Everyone perceives pain differently. Whether they’re in pain from injury or illness, the amount of pain a person experiences is unique to the individual experiencing it. Levels of pain can also be influenced by genetic, cultural, social and psychological factors. This high degree of variability makes measuring pain on a clinical scale a challenge.
That’s why clinical trials need to emphasize function as well as pain measurement. The ability to lead a quality and meaningful life where patients are able to engage in their everyday activities is often more important than managing the pain itself, although the two can undoubtedly impact one another. In many clinical trials, pain reduction takes precedence, despite the fact that an objective measurement of pain doesn’t exist.
Why focus on function?
By pivoting to focus on function, clinical trials can instead measure physical functioning through patient-reported outcomes — how a patient perceives their pain levels — performance-based activities and other objective measures of activity. This can help researchers understand how effective treatments are at helping patients with acute or chronic pain return to their everyday lives, including at home, in their careers and in the general activities that give them joy and meaning.
It’s a much-needed discussion that the Pain Management Best Practices Inter-Agency Task Force, a federal advisory committee established by the Comprehension Addiction and Recovery Act of 2016, pushed for last May. In it, they called for researchers, stakeholders, legislators and other key audiences to strongly consider function when developing effective pain treatment plans.
They determined that a patient-centric approach addressing quality of life improved functionality, and regaining activities of daily living was essential to achieving quality care for acute and chronic pain. The task force suggested this approach can also help strengthen relationships between patients and providers, another crucial factor in healthcare management.
Yet the conversation is not over. There’s more that needs to be done as we continue to identify and implement best practices for researching and treating pain. Aside from shifting gears to address function over pain measurement in clinical trials, we must better understand those at the heart of the discussion: the patients themselves who experience, at times, debilitating pain that can go far beyond physical symptoms and the disparities that exist in our studies of pain.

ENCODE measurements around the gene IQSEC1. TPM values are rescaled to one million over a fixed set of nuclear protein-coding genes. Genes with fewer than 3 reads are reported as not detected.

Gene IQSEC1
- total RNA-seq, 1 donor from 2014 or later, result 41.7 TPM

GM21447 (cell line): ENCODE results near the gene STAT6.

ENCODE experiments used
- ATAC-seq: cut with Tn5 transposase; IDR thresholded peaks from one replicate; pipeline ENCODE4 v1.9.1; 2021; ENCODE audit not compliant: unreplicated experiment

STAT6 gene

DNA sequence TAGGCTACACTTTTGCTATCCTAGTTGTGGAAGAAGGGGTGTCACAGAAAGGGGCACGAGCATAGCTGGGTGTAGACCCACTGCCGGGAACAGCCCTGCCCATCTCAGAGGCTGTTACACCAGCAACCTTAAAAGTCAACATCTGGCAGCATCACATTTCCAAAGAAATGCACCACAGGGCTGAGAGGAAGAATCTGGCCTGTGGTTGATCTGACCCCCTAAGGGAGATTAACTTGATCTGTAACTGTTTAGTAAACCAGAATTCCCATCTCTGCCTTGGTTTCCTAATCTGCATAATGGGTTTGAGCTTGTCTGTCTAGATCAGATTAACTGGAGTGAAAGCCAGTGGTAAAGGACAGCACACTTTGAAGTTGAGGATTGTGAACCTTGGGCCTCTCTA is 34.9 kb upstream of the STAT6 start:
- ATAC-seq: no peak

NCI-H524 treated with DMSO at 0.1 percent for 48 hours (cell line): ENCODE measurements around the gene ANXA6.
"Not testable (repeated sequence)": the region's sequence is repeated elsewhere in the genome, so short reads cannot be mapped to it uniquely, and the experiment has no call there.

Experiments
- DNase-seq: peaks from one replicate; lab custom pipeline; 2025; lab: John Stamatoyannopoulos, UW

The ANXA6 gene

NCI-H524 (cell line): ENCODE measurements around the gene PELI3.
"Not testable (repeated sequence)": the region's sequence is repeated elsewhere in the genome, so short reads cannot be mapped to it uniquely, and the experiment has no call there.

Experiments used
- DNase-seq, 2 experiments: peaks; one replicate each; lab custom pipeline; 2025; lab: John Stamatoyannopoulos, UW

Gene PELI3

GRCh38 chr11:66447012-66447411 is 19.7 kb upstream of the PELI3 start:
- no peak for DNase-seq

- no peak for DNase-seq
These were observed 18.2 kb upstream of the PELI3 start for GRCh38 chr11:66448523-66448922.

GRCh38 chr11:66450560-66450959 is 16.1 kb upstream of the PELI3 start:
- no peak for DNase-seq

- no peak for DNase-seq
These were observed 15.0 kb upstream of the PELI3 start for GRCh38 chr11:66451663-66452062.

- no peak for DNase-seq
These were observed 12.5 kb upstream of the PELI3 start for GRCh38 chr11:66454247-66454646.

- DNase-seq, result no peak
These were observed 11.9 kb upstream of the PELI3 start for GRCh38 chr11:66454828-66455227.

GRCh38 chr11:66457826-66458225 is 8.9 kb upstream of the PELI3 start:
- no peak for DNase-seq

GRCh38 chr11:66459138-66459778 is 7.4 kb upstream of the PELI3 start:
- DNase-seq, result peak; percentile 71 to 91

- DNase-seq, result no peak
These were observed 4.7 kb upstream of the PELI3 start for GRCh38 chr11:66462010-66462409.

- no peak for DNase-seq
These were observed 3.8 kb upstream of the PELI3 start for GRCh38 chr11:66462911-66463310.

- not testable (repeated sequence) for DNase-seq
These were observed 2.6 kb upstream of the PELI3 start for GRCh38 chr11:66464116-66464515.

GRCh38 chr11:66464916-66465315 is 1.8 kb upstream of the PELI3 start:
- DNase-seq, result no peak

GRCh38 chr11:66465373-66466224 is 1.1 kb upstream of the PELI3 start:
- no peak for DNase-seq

Factors that impact pain measurement
A person’s level of function can include work participation, social participation and caregiver burden. These are all essential to consider when developing effective treatments for pain. However, this isn’t always the case in clinical trials, which tend to focus less on mental and emotional wellness and more on the physical symptoms of pain itself.
When a patient reports their level of pain, which is generally subjective, their concept of pain will likely be impacted by a number of internal and external factors. For one person, pain can be a level 10. For another, pain may only be a level three. Additionally, the longer that chronic pain is experienced, the more a person’s perception of pain can evolve over time. For example, a person who has experienced ongoing pain for years could report more severe levels of pain than someone who’s experienced pain lasting several months, simply due to its daily impact.
In examining pain through a biopsychosocial lens, which looks at how biological, psychological and social factors impact health, illness and treatment, one can see the many elements that impact a patient’s personal understanding of pain. In a biological sense, recent studies determined that women were more likely to report pain than men (at the time of the findings), and that women non-Hispanic white and non-Hispanic Black women were also more likely to report pain that was “persistent and bothersome.”
Women are also at higher risk for common chronic pain conditions, such as low back pain, migraine headaches, fibromyalgia and osteoarthritis. Other researchers have found that minority groups, especially older adults, tend to report higher prevalence of pain.
Disparities in pain assessment and management
Racial disparities in pain assessment and management have been a longstanding issue that can potentially be improved through shifting focus from pain reduction to regaining function. Research has found that 47% of physicians were likely to underestimate the pain of Black patients compared to 35% of physicians when treating non-Black patients. These disparities can result in patients receiving the wrong course of treatment, therefore not relieving their pain.
Then there are social influences on perception of pain. Experiments show that people can exhibit higher pain tolerance when their friend or romantic partner is present, but lower when they are alone. In addition, people under high levels of stress may have lower thresholds for pain. It’s another reason why the medical community should collectively aim to prioritize function over pain measurement in clinical trials; solely relying on patients’ perceptions may not garner accurate results, which can then impact overall treatment development and research.
As we continue to shape the way we address pain in clinical trials, it’s important to keep disparities of trial participants in mind. Developing effective treatment plans that work on a larger scale will ultimately depend on diversity, function measurement, and how well these treatments help patients return to their everyday lives.
A successful treatment is one that not only reduces pain, but allows people to fully engage in their jobs, social lives and other activities that give their lives meaning.